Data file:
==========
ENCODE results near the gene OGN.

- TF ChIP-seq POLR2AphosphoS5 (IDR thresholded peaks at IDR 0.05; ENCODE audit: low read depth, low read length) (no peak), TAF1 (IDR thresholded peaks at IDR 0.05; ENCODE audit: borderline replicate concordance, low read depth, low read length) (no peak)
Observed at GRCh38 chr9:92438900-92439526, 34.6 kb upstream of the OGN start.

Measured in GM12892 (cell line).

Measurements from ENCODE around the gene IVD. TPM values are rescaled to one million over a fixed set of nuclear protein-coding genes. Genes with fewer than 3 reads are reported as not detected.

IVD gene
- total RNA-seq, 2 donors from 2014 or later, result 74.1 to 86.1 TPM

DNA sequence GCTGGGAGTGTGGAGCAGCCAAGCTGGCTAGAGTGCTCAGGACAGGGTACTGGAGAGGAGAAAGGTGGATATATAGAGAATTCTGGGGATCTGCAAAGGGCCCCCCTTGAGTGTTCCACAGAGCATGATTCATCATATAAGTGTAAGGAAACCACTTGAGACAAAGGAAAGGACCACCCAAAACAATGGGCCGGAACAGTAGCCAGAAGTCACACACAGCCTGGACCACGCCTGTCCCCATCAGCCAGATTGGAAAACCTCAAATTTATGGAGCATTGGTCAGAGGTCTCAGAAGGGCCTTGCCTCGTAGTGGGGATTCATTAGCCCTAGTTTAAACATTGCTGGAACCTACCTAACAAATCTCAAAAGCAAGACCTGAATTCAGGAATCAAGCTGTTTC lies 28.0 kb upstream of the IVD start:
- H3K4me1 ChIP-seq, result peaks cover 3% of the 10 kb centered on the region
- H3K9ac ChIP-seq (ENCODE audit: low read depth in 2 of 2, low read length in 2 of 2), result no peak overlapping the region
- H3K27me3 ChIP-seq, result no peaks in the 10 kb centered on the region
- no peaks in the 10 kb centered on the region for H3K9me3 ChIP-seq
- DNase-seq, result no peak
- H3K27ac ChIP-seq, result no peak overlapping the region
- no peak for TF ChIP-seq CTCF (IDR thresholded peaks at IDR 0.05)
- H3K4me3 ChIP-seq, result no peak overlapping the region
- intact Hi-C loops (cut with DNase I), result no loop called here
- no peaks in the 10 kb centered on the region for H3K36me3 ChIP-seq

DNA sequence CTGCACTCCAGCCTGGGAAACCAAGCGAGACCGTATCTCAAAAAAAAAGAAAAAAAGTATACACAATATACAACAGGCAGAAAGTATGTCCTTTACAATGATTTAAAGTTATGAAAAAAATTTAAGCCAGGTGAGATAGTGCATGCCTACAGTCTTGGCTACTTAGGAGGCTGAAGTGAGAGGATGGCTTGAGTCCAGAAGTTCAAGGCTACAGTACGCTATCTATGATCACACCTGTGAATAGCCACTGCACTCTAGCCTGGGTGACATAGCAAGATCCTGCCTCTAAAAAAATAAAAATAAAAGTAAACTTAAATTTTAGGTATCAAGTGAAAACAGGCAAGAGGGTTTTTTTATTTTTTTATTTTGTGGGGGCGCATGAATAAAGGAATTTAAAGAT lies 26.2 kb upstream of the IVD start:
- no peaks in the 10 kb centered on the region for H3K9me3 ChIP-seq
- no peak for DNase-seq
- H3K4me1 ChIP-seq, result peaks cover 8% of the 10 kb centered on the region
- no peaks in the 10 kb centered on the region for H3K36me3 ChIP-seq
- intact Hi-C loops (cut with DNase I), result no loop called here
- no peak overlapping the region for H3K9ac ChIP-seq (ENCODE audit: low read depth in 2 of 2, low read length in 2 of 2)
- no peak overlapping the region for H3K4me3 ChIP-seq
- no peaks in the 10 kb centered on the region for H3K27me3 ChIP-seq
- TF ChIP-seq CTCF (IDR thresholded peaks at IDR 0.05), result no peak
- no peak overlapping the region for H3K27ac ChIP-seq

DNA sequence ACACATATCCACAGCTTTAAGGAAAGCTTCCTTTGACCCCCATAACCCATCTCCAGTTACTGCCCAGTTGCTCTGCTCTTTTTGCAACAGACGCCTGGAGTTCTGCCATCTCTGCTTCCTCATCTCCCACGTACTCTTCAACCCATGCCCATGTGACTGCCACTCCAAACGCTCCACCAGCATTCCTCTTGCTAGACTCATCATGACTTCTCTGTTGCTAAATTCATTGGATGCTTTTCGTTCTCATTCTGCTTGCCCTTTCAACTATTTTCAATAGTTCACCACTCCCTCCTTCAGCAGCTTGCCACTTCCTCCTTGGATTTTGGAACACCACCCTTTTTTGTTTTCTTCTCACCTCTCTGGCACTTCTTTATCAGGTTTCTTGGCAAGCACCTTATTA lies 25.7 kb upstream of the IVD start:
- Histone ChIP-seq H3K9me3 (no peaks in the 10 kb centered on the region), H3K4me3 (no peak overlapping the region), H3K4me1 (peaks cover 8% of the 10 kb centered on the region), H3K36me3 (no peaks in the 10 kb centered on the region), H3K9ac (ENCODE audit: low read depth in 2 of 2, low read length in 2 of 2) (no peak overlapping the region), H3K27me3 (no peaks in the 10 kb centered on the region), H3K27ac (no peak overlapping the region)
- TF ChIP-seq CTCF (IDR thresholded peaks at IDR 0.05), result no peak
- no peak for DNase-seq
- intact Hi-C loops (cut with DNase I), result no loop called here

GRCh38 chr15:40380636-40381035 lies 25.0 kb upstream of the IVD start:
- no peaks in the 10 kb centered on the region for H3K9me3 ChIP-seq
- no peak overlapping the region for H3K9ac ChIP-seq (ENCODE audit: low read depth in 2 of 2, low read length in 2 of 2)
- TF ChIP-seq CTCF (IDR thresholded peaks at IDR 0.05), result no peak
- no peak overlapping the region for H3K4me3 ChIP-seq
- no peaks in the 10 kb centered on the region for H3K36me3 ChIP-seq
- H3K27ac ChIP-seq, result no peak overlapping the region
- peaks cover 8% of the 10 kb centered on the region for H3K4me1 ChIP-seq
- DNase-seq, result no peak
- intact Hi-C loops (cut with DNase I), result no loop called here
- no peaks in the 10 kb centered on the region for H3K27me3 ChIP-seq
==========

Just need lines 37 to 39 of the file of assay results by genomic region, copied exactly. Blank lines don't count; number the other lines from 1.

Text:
- no peak overlapping the region for H3K9ac ChIP-seq (ENCODE audit: low read depth in 2 of 2, low read length in 2 of 2)
- TF ChIP-seq CTCF (IDR thresholded peaks at IDR 0.05), result no peak
- no peak overlapping the region for H3K4me3 ChIP-seq